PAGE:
[Tutor] Populating a list with object to be called by a class

eryksun eryksun at gmail.com
Thu Sep 20 18:25:35 CEST 2012

On Thu, Sep 20, 2012 at 10:41 AM, Ara Kooser <ghashsnaga at gmail.com> wrote:
> I have a list that tracks the ants but I did this is a very crude way. I
> basically copied and pasted everything in there like this:
> ants =
> [Ant("Red_1","Red","yellow_food"),Ant("Yellow_1","Yellow","red_food"),
> Ant("Red_2","Red","yellow_food"),Ant("Yellow_2","Yellow","red_food"),

Having the type as instance data is limiting. Consider creating the
subclasses RedAnt and YellowAnt, instead. For example, "red_food" can
be a default argument for YellowAnt. You can also use a class counter
variable that gets incremented for each new ant. Then the names can be
automatic, too, but with the option to use a specific name.

    class Ant(object):
        _count = 0

        def __init__(self, name=None, food='food'):
            cls = self.__class__
            if cls == Ant:
                raise NotImplementedError

            cls._count += 1
            if name is None:
                self.name = "%s_%s" % (cls.__name__, cls._count)
                self.name = name
            self.food = food

        def __repr__(self):
            clsname = self.__class__.__name__
            name = repr(self.name)
            food = repr(self.food)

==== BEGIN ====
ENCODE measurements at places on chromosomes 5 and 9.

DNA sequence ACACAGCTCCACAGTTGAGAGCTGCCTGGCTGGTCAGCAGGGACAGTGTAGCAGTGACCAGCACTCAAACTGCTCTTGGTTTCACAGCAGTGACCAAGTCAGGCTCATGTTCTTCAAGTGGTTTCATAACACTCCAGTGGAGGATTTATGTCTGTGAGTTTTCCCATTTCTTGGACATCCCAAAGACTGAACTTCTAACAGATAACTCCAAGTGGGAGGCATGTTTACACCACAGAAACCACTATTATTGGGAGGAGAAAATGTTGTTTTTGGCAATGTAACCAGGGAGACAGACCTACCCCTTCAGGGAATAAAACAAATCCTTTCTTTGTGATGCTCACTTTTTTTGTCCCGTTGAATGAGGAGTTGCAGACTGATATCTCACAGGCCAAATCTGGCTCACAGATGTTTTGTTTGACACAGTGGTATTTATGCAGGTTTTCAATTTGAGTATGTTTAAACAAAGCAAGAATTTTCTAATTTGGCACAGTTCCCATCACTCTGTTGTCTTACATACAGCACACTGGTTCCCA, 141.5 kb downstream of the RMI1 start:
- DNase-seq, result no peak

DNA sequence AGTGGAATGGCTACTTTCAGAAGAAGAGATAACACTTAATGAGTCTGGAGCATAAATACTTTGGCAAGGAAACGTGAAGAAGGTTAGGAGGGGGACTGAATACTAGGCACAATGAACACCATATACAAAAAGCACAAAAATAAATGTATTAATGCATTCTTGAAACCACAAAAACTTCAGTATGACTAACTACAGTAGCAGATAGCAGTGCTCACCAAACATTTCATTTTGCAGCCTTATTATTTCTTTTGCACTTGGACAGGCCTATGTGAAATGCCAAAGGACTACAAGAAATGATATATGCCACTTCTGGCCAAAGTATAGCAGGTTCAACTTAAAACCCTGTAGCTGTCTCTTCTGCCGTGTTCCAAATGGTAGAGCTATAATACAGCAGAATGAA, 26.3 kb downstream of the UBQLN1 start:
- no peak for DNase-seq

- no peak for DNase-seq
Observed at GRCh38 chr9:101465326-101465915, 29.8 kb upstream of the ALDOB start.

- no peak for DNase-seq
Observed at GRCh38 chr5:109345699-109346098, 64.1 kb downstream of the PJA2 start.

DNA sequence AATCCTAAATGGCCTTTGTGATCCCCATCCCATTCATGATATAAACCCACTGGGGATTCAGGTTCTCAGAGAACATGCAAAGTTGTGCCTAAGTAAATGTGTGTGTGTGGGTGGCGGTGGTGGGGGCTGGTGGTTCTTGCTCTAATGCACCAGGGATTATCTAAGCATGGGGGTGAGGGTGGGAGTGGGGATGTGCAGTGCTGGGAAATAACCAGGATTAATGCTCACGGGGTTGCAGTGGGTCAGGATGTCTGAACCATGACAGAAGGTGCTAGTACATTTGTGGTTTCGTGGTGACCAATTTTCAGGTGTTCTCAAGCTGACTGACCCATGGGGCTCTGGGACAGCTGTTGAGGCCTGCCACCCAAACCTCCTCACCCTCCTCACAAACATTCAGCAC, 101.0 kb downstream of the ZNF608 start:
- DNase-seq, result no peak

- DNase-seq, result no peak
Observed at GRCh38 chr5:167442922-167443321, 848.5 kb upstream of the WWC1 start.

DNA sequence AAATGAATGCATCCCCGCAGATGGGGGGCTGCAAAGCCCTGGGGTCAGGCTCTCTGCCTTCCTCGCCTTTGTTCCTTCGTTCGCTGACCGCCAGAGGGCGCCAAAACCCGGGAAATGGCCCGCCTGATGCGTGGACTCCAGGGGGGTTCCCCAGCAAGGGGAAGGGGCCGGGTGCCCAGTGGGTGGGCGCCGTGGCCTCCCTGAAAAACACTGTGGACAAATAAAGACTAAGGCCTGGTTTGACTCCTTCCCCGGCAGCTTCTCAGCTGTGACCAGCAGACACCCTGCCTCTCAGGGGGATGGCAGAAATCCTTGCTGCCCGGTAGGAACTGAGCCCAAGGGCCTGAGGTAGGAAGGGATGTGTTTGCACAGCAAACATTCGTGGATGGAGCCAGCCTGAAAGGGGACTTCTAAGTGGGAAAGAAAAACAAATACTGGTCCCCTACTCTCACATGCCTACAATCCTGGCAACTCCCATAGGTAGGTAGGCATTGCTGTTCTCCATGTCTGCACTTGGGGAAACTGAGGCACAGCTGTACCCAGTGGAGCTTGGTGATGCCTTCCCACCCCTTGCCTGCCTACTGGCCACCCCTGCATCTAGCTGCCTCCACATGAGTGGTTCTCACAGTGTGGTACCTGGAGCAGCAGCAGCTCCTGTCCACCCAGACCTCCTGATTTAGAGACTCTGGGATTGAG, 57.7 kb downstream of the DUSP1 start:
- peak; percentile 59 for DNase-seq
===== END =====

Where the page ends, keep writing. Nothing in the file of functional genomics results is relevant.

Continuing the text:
return "%s(%s, %s)" % (clsname, name, food)

        def __str__(self):
            return str(self.name)

    class RedAnt(Ant):

        def __init__(self, name=None, food="yellow_food"):
            super(RedAnt, self).__init__(name, food)

    class YellowAnt(Ant):

        def __init__(self, name=None, food="red_food"):
            super(YellowAnt, self).__init__(name, food)

For example:

    >>> ants = [cls() for i in range(2) for cls in (RedAnt, YellowAnt)]
    >>> ants
    [RedAnt('RedAnt_1', 'yellow_food'), YellowAnt('YellowAnt_1', 'red_food'),
     RedAnt('RedAnt_2', 'yellow_food'), YellowAnt('YellowAnt_2', 'red_food')]

    >>> print ', '.join(str(a) for a in ants)
    RedAnt_1, YellowAnt_1, RedAnt_2, YellowAnt_2

    >>> Ant()
    Traceback (most recent call last):
      File "<stdin>", line 1, in <module>
      File "<string>", line 8, in __init__

    >>> RedAnt('Tom', 'mice')
    RedAnt('Tom', 'mice')

    >>> YellowAnt('Jerry', 'cheese')
    YellowAnt('Jerry', 'cheese')

    >>> RedAnt._count, YellowAnt._count, Ant._count
    (3, 3, 0)

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